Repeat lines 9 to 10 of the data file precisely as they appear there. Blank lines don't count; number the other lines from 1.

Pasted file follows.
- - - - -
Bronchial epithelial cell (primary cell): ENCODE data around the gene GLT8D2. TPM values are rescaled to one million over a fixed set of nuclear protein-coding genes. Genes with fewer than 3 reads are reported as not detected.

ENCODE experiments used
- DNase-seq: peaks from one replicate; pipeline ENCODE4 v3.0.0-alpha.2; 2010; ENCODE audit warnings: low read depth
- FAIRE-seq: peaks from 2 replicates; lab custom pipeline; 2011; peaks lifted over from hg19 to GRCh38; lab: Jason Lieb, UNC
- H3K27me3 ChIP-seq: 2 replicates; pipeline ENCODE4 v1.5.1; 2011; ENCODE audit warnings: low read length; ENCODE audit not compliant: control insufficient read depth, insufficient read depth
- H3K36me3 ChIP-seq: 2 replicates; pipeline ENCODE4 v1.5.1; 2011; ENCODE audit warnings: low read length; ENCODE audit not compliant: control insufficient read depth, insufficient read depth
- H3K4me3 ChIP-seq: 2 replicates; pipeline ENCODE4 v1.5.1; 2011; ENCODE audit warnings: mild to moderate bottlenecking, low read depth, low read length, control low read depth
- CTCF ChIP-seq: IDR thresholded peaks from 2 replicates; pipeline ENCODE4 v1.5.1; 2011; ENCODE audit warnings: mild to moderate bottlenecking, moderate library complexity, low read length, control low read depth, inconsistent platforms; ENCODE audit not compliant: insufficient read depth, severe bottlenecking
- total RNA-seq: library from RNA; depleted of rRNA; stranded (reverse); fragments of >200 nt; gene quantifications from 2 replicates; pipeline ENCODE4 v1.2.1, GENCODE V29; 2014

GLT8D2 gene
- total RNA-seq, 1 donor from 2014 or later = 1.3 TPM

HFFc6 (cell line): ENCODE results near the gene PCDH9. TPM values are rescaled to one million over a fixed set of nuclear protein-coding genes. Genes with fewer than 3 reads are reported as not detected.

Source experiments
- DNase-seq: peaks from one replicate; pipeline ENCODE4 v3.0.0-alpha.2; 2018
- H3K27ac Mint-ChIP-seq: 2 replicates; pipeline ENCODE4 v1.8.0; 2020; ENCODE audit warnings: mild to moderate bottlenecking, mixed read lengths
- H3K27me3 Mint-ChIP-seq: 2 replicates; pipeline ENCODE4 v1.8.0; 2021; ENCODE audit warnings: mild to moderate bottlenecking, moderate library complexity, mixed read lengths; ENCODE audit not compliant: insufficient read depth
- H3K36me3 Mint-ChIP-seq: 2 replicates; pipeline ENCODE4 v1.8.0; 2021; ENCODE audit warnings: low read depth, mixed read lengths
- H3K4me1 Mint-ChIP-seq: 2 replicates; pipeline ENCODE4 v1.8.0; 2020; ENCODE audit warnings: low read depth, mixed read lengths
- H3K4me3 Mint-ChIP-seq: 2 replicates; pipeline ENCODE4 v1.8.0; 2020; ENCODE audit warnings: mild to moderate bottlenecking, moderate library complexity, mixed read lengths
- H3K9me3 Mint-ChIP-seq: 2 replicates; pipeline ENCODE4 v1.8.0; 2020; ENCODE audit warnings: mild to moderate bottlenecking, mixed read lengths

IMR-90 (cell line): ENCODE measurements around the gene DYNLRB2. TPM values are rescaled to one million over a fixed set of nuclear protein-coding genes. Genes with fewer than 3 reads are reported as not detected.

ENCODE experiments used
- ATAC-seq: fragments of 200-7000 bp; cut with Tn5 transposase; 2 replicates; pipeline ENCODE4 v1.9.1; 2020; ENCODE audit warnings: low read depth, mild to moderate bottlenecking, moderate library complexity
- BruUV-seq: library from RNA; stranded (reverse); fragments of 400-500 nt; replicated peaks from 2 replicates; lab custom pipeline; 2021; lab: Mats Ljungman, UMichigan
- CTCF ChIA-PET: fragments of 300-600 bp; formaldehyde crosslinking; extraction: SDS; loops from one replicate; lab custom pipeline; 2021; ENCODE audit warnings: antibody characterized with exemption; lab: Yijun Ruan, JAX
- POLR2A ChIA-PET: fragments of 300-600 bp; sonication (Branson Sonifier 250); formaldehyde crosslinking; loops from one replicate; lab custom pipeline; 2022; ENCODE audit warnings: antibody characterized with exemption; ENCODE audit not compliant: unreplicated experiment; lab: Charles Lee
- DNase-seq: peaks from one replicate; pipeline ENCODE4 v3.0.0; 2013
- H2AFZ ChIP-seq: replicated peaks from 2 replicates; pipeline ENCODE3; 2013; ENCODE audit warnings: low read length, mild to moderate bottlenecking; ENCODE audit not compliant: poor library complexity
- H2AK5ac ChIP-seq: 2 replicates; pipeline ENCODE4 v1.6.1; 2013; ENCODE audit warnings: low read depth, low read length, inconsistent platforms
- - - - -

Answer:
- total RNA-seq: library from RNA; depleted of rRNA; stranded (reverse); fragments of >200 nt; gene quantifications from 2 replicates; pipeline ENCODE4 v1.2.1, GENCODE V29; 2014

GLT8D2 gene